Cover image for Blue wolf in green fire : a novel
Blue wolf in green fire : a novel
Heywood, Joseph.
Personal Author:
Publication Information:
Guilford, Conn. : Lyons Press, 2002.
Physical Description:
347 pages ; 24 cm.
Format :


Call Number
Material Type
Home Location
Item Holds
X Adult Fiction Central Closed Stacks
X Adult Fiction Mystery/Suspense

On Order



Upper Michigan Conservation Officer Grady Service has a case on his hands that doesn''t make sense. A series of protests and bombs planted by a group of animal-rights activists appears to have culminated in a double murder at a wolf lab, which releases into the wild an extraordinarily rare animal: a blue wolf. To the Ojibwa a blue wolf represents good luck, unless it is captured or killed, and then it is an omen of Armageddon. Service suspects that the murders aren''t what they seem to be when the FBI takes over the investigation and reaches far beyond its jurisdiction. Meanwhile, an elusive poaching ring that has been systematically killing trophy deer set its sights on wolves, of which there is a growing wild population in the Upper Peninsula. Once again, Service must defend his hallowed Mosquito Wilderness in a race against time when it becomes clear that the poachers'' final target is the blue wolf. The novel''s brilliant finale will cement Heywood''s reputation as one of today''s great mystery writers,,and the Wood Cops series as the most exciting to come along in years. Full of outrageous, unforgettable characters and steeped in the lives of the Woods Cops, Blue Wolf in Green Fire is also a masterpiece of suspense. It''s a fully satisfying journey into the natural world and beyond, into the terrifying extremes of human nature. (6 x 9 1/4, 352 pages) Joseph Heywood is the author of The Berkut, Taxi Dancer, The Domino Conspiracy, The Snowfly, and Ice Hunter. He lives and writes in Portage, Michigan, and frequents the wilds of the Upper Peninsula.

Author Notes

Joseph Heywood is the author of four highly acclaimed novels: "The Berkut", "Taxi Dancer", "The Domino Conspiracy", & "The Snowfly". He lives & writes in Portage, Michigan & frequently the wilds of the Upper Peninsula.

(Bowker Author Biography)

Reviews 3

Booklist Review

Michigan Conservation Officer Grady Service, just promoted to wildlife detective, is being pulled from all directions. He is chasing poachers, helping federal agents track terrorism and animal rights demonstrations on the Upper Peninsula, pursuing a rare blue wolf, and overseeing the opening of deer-hunting season. In a blaze of gunfire and persistent sleuthing, Service gets the poachers and finds the terrorists. This second Woods Cop procedural is well written, suspenseful, and bleakly humorous while moving as quickly as a wolf cutting through winter woods. In addition to strong characters and a compelling romance, Heywood provides vivid, detailed descriptions of the wilderness and the various procedures and techniques of conservation officers and poachers. The tricky, evasive behavior of federal officials recalls the atmosphere of The X-Files, while the police procedure and banter evoke K. C. Constantine's Mario Balzic series. Highly recommended. --John Rowen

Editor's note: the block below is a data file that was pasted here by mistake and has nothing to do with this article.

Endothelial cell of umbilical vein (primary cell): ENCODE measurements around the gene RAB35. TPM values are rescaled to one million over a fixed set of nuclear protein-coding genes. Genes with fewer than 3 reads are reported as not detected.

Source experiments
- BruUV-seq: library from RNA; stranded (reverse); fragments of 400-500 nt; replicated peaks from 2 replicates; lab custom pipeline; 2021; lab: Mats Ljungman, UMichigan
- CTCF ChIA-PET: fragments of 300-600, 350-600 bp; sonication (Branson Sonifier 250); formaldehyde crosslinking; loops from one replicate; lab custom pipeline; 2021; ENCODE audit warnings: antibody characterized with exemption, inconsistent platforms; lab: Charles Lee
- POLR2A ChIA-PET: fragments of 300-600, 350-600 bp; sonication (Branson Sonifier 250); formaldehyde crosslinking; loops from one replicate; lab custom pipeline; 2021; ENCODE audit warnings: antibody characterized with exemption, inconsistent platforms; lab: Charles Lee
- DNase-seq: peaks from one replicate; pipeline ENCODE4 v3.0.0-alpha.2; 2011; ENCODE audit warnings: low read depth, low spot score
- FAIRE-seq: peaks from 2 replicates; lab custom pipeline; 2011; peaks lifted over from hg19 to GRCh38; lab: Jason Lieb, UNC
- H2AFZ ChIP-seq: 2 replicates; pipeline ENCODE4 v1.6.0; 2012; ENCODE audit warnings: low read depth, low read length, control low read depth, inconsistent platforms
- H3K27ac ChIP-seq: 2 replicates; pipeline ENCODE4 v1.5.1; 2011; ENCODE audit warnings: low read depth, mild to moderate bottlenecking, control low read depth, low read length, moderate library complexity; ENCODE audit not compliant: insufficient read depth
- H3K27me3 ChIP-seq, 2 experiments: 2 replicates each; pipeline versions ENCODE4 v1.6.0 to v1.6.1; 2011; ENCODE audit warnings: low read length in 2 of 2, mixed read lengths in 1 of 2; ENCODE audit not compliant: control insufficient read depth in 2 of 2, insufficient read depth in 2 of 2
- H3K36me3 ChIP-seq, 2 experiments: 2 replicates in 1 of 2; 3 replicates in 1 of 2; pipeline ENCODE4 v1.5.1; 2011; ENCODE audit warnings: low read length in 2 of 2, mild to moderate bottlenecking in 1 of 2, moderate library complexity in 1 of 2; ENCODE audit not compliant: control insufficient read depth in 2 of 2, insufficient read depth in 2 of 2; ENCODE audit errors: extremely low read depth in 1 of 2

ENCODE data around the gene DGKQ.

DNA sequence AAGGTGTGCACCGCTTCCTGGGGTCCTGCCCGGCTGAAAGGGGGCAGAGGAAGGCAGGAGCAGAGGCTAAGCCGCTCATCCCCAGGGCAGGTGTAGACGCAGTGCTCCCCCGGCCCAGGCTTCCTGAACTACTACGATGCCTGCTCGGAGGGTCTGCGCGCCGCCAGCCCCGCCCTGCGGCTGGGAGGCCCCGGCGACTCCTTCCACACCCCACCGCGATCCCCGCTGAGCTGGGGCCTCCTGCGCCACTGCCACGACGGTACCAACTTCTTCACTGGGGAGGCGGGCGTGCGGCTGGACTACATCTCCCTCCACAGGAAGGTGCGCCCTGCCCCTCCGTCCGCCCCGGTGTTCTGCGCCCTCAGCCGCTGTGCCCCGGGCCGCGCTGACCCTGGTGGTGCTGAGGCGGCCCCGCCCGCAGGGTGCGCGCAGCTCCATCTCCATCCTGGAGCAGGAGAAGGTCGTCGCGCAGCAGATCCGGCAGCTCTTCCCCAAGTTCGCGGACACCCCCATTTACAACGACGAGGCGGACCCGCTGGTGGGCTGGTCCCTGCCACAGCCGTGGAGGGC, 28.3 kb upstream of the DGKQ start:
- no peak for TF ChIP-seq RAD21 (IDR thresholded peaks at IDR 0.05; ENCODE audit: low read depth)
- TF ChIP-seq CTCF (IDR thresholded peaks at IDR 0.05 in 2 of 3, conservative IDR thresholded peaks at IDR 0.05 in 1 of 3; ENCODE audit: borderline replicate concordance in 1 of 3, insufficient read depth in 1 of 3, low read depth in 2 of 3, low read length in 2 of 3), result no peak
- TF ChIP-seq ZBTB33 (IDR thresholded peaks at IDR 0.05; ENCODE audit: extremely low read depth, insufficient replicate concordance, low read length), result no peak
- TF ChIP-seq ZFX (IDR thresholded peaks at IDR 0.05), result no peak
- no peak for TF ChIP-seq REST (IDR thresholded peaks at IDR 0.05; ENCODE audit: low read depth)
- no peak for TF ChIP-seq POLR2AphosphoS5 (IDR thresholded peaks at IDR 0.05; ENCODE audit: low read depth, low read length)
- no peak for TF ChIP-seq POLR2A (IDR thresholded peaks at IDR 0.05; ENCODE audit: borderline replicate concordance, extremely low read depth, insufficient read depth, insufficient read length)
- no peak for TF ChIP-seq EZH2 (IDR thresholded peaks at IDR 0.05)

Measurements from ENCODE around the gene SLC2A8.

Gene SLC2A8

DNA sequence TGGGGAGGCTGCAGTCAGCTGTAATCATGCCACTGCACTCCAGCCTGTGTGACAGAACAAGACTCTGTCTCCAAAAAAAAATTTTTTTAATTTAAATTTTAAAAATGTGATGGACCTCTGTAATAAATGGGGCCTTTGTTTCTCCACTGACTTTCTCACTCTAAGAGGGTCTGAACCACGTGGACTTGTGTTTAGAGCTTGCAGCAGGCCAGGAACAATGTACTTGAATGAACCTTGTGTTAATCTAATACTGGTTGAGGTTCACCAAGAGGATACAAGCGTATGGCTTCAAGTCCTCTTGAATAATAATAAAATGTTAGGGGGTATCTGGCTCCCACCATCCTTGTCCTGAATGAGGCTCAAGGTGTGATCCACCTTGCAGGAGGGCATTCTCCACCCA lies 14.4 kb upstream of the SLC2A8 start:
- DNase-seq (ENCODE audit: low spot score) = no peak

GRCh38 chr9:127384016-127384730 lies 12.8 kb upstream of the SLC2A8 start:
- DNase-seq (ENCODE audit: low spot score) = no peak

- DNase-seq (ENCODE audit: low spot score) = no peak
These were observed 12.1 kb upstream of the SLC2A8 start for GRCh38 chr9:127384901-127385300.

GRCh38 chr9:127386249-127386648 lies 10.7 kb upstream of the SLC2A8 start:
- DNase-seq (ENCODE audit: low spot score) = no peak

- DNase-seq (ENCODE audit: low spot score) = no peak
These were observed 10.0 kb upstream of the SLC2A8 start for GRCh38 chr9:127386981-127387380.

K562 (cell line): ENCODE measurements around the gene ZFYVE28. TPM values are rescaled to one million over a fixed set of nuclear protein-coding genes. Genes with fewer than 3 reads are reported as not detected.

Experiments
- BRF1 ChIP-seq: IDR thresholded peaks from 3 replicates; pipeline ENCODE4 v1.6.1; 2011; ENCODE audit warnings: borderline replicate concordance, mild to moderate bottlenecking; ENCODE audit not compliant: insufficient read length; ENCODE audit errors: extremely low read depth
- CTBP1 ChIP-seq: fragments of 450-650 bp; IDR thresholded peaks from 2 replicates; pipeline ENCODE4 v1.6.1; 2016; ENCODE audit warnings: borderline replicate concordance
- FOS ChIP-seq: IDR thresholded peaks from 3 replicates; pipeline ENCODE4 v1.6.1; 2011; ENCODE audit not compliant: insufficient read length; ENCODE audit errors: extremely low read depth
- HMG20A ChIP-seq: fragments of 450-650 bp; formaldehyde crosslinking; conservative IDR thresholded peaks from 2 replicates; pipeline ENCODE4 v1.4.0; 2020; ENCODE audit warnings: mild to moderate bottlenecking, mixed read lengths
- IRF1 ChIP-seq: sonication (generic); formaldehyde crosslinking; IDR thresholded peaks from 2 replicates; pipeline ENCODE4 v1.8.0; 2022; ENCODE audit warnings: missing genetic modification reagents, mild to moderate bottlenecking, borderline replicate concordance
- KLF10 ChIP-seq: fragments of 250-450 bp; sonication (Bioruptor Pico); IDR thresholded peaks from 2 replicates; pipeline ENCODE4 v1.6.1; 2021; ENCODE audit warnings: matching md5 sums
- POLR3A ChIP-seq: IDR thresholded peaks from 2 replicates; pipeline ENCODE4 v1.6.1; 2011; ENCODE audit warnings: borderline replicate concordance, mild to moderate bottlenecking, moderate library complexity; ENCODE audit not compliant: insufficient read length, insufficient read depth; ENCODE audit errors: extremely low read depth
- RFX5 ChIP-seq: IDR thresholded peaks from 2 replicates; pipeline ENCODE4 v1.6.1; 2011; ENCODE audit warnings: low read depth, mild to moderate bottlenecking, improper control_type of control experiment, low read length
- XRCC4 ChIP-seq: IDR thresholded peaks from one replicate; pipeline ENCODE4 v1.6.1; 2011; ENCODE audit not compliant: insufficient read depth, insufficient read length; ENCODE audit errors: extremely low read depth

Publisher's Weekly Review

Compelling ideas and taut suspense distinguish the second in Heywood's series featuring DNR Conservation Officer Grady Service (after 2001's Ice Hunter). Set in the Mosquito Wilderness Tract of Michigan, it's a tense and harrowing narrative most of the way, spoiled only occasionally by the author's tendency to lecture ( la John D. MacDonald) and a predilection for eyebrow-raising names (Wink Rector, DaWayne Kota, Yank Kranker). When protests and bombs planted by animal rights activists apparently result in a double murder at a wolf lab, a rare blue wolf, the symbol for luck, escapes into the wild. But the wolf represents more to the Ojibwa tribe: the animal is an omen for Armageddon if it's captured or killed. Service suspects the murders are more than they seem, and it's up to him to solve them and defuse the potentially explosive situation. Meanwhile, a poaching ring sets its sights on the blue wolf, and Service is up to his badge in trouble. Heywood is best on topical details, if at a price-an overlay of ecological and sociological detail threatens to overwhelm the mystery. No matter. When the action takes over, Heywood is incomparable: "In the waning light he was about to resign himself to another cold night, but movement to his right caught his attention. He froze, moving only his eyes, and saw a cedar limb shudder slightly, spilling snow. Below it protruded the barrel of the fifty-caliber rifle pointed toward him. The bore looked big enough to shoot a round the size of a walnut." One hopes Heywood has a long writing career ahead of him. (Sept.) (c) Copyright PWxyz, LLC. All rights reserved

Library Journal Review

Formerly responsible for the Mosquito Wilderness in upper Michigan as an employee of the Department of Natural Resources, Grady Service has been promoted to detective. He and his co-workers struggle to neutralize a well-organized poaching ring that preys on large-antlered deer, gall bladder-owning bears, and ultimately, a rare, omen-carrying blue wolf. The murder of a jailed poacher gives Service a break, but further killings and mayhem challenge his abilities-and his relationship with his ambitious lover and her vindictive kinsman, the state's governor. A gripping plot, replete with memorable surrounds and spiky characters, makes this second in the series (after Ice Hunter) an excellent choice for most collections. A good pick also for readers who enjoy outdoor mysteries by such authors as Nevada Barr or Dana Stabenow. (c) Copyright 2010. Library Journals LLC, a wholly owned subsidiary of Media Source, Inc. No redistribution permitted.